15 FEBRUARY 2012


The last we saw of him was a horrified look in tribal Tuareg's outfit when caught attempting to flee. Militias from Zentan claimed they had arrested him and flew him to their now almost autonomous province. ICC's Prosecutor General Luiz Moreno Ocampo made an attempt to grab him, perhaps hoping to grab media attention after fading away on Darfur just before retiring to Argentina. It didn't work.

Saif El-Islam Qaddafi most likely thought he had a safe passage deal through the Tuaregs who roam the desert borders with Chad, Niger and Mali -- obviously, money was no problem. The LSE/PHD holder once described by favourable media as a sophisticated operator, may have overlooked the well-known fact in that treacherous uranium hunting region, that the veiled "blue tribe" operates closely with France's Directorate of "Recherche" or whatever the updated name of those closely following its vital interest in Francophone Africa. And while his sister, mother, and thuggish little brother would be considered small fry allowed across for the big bait, Saif was the heir apparent and the practical negotiator of most deals over the last five years.

As there are several conspiracy theories about Muammar Qaddafi's killing, there are several more on Saif's survival. In brief, Arab media mainly hinted that the Colonel's secrets, if confessed, would have embarrassed several key governments, indeed certain prominent personalities like former British Prime Minister Tony Blair, PM Berlesconi in Italy, President Sarkozy in France, and several U.S. officials and business companies. Like the much shrewder Ali Abdallah Saleh of Yemen, the deposed leader of the Green revolution, despite his obvious hallucinations, knew precisely where the other Green (cash) had flowed, and to whom. While his special envoys, or security chiefs knew certain operators, "Al-Akh" (Brother) Muammar knew where all the bodies were buried. Now he joined them.

In that way, Saif is certainly of interest to many, particularly those "holier than thou" pontificators who systemically projected him as a reformer, an intellectual, a Davos pundit, a cosmopolitan intellectual and business-friendly open-minded Keynesian with a subtle grasp of tribal nuances!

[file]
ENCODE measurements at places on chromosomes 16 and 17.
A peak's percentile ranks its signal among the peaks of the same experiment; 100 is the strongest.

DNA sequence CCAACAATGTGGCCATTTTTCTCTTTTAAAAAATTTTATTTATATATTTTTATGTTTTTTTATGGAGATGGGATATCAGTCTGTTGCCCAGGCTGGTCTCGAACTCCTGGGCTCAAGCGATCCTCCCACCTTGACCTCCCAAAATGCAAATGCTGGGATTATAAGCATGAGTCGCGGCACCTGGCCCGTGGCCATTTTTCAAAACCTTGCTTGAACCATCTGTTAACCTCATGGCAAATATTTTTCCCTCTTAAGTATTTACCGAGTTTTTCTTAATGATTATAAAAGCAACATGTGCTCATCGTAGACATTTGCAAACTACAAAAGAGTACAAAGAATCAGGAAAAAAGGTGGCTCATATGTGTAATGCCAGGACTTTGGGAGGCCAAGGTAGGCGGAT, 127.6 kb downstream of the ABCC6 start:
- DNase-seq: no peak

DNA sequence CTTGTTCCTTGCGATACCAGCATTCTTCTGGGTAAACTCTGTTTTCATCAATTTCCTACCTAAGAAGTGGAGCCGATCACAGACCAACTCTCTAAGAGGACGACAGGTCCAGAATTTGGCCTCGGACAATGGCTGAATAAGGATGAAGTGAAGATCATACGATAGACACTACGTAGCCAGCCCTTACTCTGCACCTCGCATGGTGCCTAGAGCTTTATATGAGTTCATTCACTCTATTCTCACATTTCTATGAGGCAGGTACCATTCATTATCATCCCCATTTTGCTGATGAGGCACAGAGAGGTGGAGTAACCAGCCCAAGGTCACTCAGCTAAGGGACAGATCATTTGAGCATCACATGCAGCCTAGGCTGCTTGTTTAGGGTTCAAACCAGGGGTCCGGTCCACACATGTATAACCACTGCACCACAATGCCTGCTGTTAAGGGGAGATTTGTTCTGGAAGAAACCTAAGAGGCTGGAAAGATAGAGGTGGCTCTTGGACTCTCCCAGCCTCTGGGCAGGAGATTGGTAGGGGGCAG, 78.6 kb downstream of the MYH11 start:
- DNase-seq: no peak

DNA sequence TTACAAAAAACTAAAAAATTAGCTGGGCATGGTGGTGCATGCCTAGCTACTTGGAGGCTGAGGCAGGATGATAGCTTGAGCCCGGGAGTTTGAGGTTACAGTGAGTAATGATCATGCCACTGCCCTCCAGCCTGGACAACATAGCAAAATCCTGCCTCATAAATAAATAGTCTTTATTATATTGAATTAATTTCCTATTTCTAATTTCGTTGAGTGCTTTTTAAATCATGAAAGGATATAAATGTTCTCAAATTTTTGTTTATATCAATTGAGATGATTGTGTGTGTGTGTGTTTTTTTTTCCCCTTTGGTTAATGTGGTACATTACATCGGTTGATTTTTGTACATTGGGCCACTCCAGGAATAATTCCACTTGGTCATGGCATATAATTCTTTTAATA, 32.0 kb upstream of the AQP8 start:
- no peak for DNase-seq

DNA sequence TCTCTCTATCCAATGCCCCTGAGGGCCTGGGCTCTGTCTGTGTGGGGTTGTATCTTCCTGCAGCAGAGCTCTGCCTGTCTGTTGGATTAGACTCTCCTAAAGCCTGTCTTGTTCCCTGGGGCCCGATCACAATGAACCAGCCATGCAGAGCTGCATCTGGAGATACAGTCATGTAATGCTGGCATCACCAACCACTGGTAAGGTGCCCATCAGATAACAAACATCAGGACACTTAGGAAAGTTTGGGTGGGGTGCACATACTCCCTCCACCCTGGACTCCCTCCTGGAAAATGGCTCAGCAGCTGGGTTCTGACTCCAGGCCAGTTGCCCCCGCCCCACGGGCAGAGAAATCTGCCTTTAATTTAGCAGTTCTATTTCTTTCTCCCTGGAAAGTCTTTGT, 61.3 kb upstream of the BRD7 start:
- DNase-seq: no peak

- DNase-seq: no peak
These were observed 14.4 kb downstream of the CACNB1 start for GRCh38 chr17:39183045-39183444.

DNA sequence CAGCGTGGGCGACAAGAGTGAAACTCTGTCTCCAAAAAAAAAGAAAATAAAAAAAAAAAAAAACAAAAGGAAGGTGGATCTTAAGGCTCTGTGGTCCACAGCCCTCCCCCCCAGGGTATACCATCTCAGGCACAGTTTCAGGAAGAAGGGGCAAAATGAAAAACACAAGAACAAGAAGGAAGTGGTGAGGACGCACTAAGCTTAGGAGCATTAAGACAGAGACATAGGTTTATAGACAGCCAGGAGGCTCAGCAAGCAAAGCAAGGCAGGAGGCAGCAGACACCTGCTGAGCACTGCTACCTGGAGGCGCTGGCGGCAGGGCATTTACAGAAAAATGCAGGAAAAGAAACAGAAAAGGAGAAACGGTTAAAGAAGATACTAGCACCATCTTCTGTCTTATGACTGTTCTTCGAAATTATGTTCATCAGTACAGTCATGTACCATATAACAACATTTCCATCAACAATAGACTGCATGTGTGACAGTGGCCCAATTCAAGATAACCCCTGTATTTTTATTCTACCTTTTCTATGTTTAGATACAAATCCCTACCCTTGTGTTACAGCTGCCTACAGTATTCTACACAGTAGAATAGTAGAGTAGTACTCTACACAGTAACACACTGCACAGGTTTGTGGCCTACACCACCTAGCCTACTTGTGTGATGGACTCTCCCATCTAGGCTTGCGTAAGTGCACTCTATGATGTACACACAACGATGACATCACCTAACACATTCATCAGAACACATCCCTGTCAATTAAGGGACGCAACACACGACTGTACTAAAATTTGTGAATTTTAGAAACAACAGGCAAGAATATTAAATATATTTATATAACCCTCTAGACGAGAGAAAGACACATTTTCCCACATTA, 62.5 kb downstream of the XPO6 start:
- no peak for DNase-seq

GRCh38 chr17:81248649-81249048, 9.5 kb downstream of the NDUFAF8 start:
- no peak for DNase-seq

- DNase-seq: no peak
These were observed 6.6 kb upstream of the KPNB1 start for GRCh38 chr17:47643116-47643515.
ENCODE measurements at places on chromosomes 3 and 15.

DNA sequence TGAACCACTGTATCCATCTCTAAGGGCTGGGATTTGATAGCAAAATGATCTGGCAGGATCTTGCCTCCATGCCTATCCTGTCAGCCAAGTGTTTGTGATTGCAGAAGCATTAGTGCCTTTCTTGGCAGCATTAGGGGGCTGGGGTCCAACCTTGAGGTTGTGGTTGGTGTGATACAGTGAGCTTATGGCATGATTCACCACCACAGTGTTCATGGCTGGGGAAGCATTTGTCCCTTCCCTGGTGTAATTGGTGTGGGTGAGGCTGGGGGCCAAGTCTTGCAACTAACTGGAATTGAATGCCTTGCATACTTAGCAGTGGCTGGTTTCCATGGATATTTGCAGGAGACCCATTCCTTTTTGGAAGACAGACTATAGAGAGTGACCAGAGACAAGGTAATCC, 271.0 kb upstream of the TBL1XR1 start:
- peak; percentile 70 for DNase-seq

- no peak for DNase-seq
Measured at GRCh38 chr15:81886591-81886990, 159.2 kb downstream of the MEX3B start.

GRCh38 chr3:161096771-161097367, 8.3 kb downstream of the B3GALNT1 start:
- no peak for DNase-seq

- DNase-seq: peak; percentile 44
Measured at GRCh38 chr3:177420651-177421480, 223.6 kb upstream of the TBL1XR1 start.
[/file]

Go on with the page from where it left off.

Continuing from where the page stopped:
Awkward and embarrassing as that may be, but such hot air -- and its benefactors -- is not that crucial to "affairs of state," nor would it invoke what the French call "raisons d'etat."

Still, one never knows -- as they say in the New York Lotto. Saif may have an abundance of state secrets, including those passed by his beleaguered father during his final weeks.

Another consideration is the nature of Saif's relationship with some current leaders of "revolutionary" Libya. For example, Mustafa Abdul Jalil, the chairman of the National Transitional Council, which runs the country, owed his appointment as Justice Minister for five years under Qaddafi, to Saif's strong backing. Rebel Colonel Abdelkarim Belhaj, Tripoli's current strong man, was helped to exit from jail and torture by none other than Saif. Both -- and others unmentioned -- may feel some sense of returning a favour at an hour of real need. That may explain current tension amongst members of the Libyan revolutionary government: those who would advocate an elaborate prolonged "fair civilized" trial and those who seek a quick condemnation. Refusing to deliver him to the International Court of Justice suited both internal sides: those who fought to "save" him from being squeezed for information beyond which he would keep if at home, and those who would deal with him as a criminal at trial in a national court.

Without a doubt, Colonel Qaddafi's eldest son is much more aware of world developments than his other thuggish brothers. He was also in touch with several local forces whom his father had overlooked as Inspired Supreme Leader. His attitude when arrested and flown to Zentan displayed a shrewd -- though obviously scared -- negotiator. Furthermore, unlike the rest of his family -- he seems to enjoy some popularity. He also happens to know where to obtain lots of cash -- usually a useful tool when cornered. What is almost certain is that those who hold him in Zentan are not likely to give him away to anyone else except a "lawful" government, which seems very distant at this time. In fact, some inside Libya say they would not be surprised if Saif El-Islam -- opening to Islamist groupings -- turns out in the long run to become part of that eventual government, unless an "unfortunate incident" happens in the meanwhile.

All that speculation should not hide the fact that the U.N. should insist on the rule of law and, unlike what happened to his obviously assassinated father, Saif -- like every other Libyan citizen and unlike his father's despotic reign -- deserves an open, transparent, judicially correct, internationally witnessed, civil trial.